I was deeply moved as I watched Letting Go on BBC1 last night. It was an eloquent and passionate plea for more provision and care for young people with learning disabilities as they move towards adulthood. Campaigner Rosa Monckton gave us an insight into the plight of several young people who cannot look after themselves and will never be able to, including her daughter Domenica who has Down’s syndrome. All face enormous problems, and rely very heavily on parental support. One young man managed to make the move away from home only to return to his mother’s care because of the level of hostility he faced from local people. A woman in her twenties with the mental age of a child lives in her own flat, but needs daily intensive help from her father and her mother. Monckton graphically highlights parents’ dilemmas, as they attempt to ensure their children achieve the level of independence that is appropriate for each of them, and look to a future when they will not be there for them.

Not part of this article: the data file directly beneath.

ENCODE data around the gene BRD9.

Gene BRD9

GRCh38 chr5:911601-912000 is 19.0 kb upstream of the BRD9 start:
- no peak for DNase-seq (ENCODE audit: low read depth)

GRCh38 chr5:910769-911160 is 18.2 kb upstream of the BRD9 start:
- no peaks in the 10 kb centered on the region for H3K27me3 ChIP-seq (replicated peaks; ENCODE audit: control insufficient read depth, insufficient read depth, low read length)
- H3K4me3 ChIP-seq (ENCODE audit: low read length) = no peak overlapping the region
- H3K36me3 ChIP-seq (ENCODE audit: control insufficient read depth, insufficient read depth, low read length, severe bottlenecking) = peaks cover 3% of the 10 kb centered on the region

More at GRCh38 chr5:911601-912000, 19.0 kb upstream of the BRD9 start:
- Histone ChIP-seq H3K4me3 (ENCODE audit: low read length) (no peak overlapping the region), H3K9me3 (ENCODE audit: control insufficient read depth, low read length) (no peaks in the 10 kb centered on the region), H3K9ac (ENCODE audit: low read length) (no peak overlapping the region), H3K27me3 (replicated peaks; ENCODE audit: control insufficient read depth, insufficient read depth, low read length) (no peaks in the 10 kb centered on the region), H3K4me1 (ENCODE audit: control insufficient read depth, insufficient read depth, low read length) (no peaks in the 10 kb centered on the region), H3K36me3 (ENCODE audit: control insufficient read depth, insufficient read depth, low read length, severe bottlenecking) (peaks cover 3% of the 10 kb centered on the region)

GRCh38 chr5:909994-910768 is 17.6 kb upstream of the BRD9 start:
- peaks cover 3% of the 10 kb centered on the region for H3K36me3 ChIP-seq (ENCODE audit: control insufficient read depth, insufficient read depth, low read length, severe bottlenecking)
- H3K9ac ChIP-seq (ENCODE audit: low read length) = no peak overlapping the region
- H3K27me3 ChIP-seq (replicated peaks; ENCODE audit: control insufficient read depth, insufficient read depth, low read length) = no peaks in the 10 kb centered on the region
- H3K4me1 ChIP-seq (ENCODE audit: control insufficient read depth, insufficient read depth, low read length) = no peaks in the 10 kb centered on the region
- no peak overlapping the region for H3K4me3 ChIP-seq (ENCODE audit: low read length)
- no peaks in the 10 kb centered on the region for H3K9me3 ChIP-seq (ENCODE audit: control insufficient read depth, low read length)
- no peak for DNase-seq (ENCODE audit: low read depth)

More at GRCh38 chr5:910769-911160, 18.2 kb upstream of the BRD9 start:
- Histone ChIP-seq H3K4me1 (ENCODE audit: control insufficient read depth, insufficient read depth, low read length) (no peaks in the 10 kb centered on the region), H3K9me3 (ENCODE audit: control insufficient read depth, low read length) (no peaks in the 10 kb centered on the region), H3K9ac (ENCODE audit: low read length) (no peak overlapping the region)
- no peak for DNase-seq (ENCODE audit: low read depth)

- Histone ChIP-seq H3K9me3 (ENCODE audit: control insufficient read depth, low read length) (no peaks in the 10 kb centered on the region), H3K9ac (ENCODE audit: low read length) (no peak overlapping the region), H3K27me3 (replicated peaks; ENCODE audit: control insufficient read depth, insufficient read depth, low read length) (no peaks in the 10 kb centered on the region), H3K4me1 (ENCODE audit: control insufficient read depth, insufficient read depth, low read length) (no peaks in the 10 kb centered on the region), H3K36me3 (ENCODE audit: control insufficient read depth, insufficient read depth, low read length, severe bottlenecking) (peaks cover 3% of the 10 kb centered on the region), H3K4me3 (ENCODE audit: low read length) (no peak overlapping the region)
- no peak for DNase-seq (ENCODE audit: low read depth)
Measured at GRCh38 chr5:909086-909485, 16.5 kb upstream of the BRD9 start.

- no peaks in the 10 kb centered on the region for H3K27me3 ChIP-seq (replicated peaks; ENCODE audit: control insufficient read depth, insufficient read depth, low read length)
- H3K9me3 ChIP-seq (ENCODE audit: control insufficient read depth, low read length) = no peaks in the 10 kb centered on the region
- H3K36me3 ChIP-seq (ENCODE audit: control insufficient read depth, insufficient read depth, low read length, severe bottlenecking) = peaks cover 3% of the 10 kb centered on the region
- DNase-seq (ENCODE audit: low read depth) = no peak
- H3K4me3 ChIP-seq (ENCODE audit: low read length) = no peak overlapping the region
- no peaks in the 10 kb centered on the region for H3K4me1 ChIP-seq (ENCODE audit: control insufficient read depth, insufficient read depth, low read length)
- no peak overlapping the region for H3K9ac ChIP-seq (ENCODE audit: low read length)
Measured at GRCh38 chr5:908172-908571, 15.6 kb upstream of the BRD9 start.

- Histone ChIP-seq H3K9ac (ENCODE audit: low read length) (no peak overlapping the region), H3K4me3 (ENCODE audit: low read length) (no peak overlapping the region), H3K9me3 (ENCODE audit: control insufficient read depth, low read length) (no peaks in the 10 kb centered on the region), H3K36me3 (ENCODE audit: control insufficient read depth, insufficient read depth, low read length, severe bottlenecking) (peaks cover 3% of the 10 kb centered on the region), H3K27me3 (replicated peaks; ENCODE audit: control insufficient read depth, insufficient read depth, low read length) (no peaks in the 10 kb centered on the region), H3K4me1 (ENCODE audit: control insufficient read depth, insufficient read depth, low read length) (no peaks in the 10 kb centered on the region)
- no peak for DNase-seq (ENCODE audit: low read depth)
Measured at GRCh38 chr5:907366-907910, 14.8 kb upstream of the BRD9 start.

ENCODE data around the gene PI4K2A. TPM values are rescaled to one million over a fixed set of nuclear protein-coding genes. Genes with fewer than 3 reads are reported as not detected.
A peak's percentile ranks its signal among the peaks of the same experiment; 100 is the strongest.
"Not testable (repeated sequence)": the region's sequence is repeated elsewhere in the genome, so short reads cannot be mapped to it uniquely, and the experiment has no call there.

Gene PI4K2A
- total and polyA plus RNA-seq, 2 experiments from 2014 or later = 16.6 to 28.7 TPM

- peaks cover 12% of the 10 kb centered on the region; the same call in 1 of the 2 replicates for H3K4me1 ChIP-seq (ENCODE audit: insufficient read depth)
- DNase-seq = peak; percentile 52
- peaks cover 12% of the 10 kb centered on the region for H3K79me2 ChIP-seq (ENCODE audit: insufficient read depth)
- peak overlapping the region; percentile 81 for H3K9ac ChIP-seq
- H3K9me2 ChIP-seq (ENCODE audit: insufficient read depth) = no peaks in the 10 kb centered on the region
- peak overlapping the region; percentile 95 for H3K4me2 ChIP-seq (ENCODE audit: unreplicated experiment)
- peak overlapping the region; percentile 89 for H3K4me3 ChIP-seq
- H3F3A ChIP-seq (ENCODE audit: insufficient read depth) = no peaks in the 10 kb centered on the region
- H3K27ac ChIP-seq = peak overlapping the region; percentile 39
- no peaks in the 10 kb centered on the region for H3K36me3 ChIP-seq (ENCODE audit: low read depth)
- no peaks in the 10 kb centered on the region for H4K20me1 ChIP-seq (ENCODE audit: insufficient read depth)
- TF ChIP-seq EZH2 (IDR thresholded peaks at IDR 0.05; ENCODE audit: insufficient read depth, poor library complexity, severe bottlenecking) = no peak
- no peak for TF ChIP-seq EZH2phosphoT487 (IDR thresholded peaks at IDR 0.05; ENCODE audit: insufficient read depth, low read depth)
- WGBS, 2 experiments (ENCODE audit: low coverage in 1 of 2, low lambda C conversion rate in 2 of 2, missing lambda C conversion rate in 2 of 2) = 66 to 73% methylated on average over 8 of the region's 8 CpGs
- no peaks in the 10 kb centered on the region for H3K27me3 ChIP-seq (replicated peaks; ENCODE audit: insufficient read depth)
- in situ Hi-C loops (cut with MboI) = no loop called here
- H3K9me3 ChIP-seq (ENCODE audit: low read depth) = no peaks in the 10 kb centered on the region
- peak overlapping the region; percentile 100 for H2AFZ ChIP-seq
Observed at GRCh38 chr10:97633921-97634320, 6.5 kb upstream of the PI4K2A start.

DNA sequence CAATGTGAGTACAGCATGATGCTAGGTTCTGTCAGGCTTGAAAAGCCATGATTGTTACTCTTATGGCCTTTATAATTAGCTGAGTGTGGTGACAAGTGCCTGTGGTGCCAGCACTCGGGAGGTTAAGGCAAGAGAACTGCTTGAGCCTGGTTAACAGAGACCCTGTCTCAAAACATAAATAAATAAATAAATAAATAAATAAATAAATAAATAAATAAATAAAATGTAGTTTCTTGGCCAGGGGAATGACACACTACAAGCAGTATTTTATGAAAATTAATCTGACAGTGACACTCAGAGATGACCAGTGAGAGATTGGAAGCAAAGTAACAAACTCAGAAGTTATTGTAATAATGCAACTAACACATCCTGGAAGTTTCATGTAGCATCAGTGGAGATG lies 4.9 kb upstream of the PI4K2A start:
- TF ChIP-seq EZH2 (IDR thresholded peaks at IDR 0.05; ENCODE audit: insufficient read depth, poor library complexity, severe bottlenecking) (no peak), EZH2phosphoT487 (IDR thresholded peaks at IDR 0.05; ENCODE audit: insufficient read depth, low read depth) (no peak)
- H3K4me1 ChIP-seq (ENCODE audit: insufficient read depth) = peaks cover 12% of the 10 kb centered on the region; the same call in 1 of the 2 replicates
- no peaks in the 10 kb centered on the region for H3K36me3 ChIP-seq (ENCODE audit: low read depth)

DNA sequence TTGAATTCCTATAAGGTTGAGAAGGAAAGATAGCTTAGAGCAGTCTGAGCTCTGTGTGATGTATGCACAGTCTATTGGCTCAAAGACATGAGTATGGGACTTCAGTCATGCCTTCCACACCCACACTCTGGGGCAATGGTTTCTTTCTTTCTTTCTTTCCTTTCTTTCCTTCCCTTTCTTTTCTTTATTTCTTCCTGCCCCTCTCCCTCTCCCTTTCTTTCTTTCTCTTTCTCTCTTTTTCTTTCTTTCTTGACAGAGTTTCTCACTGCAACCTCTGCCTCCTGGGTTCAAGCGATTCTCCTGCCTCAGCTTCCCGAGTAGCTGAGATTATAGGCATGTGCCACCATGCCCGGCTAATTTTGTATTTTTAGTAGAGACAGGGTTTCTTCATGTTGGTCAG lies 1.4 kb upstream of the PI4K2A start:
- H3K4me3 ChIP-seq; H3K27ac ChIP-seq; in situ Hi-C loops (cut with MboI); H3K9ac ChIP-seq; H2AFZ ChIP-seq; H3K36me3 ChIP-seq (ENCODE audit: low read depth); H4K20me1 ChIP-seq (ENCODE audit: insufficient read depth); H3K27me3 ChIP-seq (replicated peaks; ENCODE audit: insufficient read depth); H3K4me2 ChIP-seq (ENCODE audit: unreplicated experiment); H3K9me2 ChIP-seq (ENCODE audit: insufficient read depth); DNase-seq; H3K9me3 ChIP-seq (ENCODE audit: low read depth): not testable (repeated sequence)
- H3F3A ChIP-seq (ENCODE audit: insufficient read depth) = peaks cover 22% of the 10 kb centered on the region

Domenica loves dancing, and in a lovely section we see her trying for a place at Chickenshed Theatre, an arts organisation that works brilliantly with children and young people with a wide variety of physical and learning disabilities and with none. I was delighted to see it showcased, and can’t wait to go there tomorrow to see their latest production, Shakespeare’s Island.
This is Monckton’s closing statement: ‘If you judge a society by how it looks after its most vulnerable, then we are really truly lacking.’ For anyone with an interest in learning disabilities, this is an important programme. Catch it while you can. It’s only on i-player till 20 March.